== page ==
As you get better at rowing, or fishing with someone who is skilled at it, you’ll quickly find it easy to get close to places that are more promising for catching fish. Often these areas are up against the bank.
Basically, you shouldn’t have to cast more than twenty feet when fishing from a drift boat, although there are exceptions to this rule. For instance, if you’re stalking rising fish you may end up casting about 40 feet from the boat.
You’ll Have to Learn to Cast in Tighter Spaces
You’re going to be casting in a tight space surrounded by your buddies. Many of our Idaho Falls drift boats are pretty spacious, but they’re still drift boats – there’s only so much room in there. The last thing someone wants on a fishing trip is a hook lodged in their scalp.
It’s especially important to avoid hooking the rower – this can lead to dangerous consequences, especially on choppy rivers that require more technical rowing. A fist fight between friends is one thing – the whole boat capsizing is another.
Obviously if you’re right handed and casting to the left, or vise versa, then the sky’s the limit. But if there’s a risk of hooking someone, remember to keep the line high and straight over your head when you cast.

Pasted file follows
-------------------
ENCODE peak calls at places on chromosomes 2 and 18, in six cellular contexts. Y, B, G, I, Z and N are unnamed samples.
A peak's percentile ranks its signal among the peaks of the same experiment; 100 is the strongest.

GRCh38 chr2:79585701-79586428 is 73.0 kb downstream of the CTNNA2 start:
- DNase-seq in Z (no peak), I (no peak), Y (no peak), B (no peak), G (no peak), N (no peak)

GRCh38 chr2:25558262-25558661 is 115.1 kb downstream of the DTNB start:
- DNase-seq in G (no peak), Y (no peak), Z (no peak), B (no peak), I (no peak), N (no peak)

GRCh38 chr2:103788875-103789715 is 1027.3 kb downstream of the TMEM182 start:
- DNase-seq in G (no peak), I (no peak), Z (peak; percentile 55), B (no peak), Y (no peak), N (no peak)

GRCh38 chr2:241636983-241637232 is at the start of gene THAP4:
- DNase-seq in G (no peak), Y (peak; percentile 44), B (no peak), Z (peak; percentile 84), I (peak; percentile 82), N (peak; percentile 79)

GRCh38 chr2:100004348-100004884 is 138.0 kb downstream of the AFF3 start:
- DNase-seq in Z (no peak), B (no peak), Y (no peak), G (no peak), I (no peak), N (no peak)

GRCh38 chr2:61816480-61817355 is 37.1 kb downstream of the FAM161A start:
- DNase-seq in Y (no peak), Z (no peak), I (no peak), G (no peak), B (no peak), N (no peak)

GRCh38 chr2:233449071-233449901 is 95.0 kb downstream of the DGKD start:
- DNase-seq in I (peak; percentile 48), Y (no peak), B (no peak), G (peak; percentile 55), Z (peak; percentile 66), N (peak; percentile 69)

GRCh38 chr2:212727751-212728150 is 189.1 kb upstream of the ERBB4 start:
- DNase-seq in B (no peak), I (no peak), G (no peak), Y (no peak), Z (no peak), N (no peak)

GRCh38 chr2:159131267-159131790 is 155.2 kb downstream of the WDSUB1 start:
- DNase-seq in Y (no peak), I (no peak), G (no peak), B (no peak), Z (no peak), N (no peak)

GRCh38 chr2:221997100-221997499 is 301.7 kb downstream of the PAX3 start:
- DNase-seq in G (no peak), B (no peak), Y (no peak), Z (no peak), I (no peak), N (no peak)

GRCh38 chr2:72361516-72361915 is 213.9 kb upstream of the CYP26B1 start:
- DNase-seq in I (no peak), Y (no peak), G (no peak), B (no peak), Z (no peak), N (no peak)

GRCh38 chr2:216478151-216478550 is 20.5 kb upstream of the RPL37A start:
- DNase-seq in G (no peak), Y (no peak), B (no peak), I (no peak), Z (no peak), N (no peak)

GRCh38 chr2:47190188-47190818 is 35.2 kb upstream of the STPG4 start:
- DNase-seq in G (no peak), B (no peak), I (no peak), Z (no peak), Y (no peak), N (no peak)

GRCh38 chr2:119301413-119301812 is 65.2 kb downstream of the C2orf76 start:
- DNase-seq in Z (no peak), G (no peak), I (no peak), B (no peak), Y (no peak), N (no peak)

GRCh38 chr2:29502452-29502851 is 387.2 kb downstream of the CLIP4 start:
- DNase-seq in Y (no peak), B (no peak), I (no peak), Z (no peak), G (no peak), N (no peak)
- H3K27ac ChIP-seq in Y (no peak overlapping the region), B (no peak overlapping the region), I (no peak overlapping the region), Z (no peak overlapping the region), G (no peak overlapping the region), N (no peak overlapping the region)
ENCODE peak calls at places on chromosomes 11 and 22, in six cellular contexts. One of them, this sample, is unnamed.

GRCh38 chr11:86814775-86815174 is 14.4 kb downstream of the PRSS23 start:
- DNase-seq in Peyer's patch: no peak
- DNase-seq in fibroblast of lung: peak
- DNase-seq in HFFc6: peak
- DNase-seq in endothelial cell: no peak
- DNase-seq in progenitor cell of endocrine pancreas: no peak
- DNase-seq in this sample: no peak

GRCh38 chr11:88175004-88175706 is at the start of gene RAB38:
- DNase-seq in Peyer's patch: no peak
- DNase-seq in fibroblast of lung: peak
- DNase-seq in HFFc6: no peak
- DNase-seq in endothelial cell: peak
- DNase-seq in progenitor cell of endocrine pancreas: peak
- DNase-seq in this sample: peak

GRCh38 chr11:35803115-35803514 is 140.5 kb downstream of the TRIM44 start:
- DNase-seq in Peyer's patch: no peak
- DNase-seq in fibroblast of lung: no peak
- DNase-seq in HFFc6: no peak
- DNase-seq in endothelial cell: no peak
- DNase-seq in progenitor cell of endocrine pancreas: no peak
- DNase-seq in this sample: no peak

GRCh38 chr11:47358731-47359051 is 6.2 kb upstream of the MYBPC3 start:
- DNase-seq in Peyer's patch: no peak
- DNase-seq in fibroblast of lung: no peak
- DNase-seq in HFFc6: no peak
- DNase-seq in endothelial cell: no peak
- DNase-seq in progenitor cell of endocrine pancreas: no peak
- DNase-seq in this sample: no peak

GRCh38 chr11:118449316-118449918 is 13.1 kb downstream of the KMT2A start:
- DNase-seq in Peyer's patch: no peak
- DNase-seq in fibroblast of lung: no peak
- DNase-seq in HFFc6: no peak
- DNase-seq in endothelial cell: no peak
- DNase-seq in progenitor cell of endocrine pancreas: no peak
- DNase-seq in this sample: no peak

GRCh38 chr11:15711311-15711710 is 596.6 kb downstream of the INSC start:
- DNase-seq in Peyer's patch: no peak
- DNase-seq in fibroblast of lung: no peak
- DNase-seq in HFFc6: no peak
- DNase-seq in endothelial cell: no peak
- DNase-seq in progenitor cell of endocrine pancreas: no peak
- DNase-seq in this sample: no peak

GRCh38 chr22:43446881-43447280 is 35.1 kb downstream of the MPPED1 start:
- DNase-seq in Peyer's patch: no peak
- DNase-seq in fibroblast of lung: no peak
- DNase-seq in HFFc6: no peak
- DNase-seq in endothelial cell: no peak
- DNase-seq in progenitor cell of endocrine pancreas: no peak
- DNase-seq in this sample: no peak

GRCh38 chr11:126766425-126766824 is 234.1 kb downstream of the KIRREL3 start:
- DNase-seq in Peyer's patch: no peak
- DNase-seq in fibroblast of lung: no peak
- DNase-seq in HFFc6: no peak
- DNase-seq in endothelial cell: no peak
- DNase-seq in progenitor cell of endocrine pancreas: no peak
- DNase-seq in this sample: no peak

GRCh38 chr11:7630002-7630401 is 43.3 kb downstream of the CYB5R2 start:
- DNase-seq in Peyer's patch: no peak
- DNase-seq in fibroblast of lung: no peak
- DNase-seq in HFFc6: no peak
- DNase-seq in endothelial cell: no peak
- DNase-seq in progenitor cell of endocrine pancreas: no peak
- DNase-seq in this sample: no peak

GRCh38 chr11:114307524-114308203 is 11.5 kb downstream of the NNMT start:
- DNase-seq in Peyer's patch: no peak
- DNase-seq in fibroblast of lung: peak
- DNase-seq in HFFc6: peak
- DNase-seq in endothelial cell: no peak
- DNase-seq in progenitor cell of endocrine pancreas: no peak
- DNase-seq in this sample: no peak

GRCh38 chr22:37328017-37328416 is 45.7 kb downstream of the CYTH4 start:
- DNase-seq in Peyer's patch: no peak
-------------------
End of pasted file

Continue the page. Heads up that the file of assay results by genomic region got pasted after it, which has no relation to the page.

So You Got Snagged – Now What?
A lot of people end up getting snagged when casting up against the bank. Loosen your drag if you need to and give the rower some time to circle back so you can get your fly.
But what if there’s no way of getting your fly back? At that point, a sacrifice to the river gods will have to be made: point your rod directly at the snag so that your line breaks instead of your rod tip.
Keep Your Line in Your Zone
That’s the space you’re fishing, which is either in front of or behind you. If you’re standing in the back, cast slightly behind the boat. If in the front, cast to the right or left, or slightly ahead of the boat if in slower current.
Share the Front of the Boat
The one fishing at the front of the boat has a slight advantage because in any given run, the fish are going to see his or her fly first. It’s common courtesy not to hog the front spot.
Keep Your Fly in the Water as Much as Possible
Unless you have an incredibly gracious rower who’s willing to back up, you’re only going to hit a good run once. The longer the drift, the better the chances of catching a fish. More false casts means more missed opportunities, and more chances of hooking the rower.
Take the Time to Wade Fish
You’re going to come across some amazing spots to get out and wade fish. Do it! With our Idaho Falls drift boats, you’ll have the opportunity to fish some spots that would otherwise have been inaccessible because the hike would have been too long, or you would have had to trespass on private property to get there.
If you’re ready to purchase or rent a drift boat in Idaho Falls, come on into Hyde Drift Boats today! If you’ve had some practice with your buddies, decided on the right material, and memorized the above fishing recommendations, you’re more than ready for a good time on the water.